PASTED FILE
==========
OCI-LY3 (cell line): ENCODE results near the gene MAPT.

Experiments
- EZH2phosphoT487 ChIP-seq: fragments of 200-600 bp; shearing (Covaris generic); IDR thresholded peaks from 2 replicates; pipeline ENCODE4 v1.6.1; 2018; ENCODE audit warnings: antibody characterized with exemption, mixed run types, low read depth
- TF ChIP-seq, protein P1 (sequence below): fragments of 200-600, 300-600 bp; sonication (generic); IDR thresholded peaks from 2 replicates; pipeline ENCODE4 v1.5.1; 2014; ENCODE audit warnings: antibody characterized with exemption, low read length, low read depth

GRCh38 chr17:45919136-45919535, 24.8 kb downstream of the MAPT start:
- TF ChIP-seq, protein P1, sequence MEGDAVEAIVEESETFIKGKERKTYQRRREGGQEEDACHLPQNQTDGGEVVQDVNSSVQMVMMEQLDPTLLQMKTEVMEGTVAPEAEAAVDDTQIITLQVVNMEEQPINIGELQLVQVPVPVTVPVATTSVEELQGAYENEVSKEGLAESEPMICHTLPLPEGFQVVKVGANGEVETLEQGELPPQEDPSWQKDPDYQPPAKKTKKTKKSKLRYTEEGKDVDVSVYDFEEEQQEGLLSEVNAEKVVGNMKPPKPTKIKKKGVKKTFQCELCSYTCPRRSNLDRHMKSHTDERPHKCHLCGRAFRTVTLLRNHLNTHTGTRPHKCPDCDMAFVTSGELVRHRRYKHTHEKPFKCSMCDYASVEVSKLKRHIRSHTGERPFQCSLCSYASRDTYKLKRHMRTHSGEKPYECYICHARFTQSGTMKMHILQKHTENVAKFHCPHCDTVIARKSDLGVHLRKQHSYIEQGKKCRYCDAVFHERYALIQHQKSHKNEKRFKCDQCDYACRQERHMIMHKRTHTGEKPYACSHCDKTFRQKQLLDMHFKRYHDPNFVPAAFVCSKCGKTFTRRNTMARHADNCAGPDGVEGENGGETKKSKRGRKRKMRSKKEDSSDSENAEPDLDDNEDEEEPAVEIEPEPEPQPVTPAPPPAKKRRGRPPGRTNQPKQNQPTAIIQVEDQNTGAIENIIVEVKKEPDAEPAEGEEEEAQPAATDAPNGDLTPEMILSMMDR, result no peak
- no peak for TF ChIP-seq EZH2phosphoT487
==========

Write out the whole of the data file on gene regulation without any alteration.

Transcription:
OCI-LY3 (cell line): ENCODE results near the gene MAPT.

Experiments
- EZH2phosphoT487 ChIP-seq: fragments of 200-600 bp; shearing (Covaris generic); IDR thresholded peaks from 2 replicates; pipeline ENCODE4 v1.6.1; 2018; ENCODE audit warnings: antibody characterized with exemption, mixed run types, low read depth
- TF ChIP-seq, protein P1 (sequence below): fragments of 200-600, 300-600 bp; sonication (generic); IDR thresholded peaks from 2 replicates; pipeline ENCODE4 v1.5.1; 2014; ENCODE audit warnings: antibody characterized with exemption, low read length, low read depth

GRCh38 chr17:45919136-45919535, 24.8 kb downstream of the MAPT start:
- TF ChIP-seq, protein P1, sequence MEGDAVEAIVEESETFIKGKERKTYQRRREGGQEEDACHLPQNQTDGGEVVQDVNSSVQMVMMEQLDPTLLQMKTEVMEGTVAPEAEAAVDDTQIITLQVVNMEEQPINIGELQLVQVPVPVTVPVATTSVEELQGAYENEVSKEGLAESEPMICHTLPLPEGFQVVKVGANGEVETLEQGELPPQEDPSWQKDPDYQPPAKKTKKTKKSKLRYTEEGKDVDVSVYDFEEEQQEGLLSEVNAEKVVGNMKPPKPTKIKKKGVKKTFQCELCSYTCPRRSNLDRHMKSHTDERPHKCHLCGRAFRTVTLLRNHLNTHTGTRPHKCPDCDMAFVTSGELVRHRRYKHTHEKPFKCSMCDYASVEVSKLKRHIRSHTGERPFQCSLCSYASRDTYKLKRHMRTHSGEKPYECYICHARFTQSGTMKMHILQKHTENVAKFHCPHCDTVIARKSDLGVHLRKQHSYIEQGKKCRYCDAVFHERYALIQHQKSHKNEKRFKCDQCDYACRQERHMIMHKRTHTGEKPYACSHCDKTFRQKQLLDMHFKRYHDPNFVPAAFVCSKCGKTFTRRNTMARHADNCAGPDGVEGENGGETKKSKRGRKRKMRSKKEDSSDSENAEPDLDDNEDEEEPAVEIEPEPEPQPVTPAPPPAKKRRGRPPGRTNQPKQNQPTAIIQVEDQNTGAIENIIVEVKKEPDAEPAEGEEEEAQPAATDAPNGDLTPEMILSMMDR, result no peak
- no peak for TF ChIP-seq EZH2phosphoT487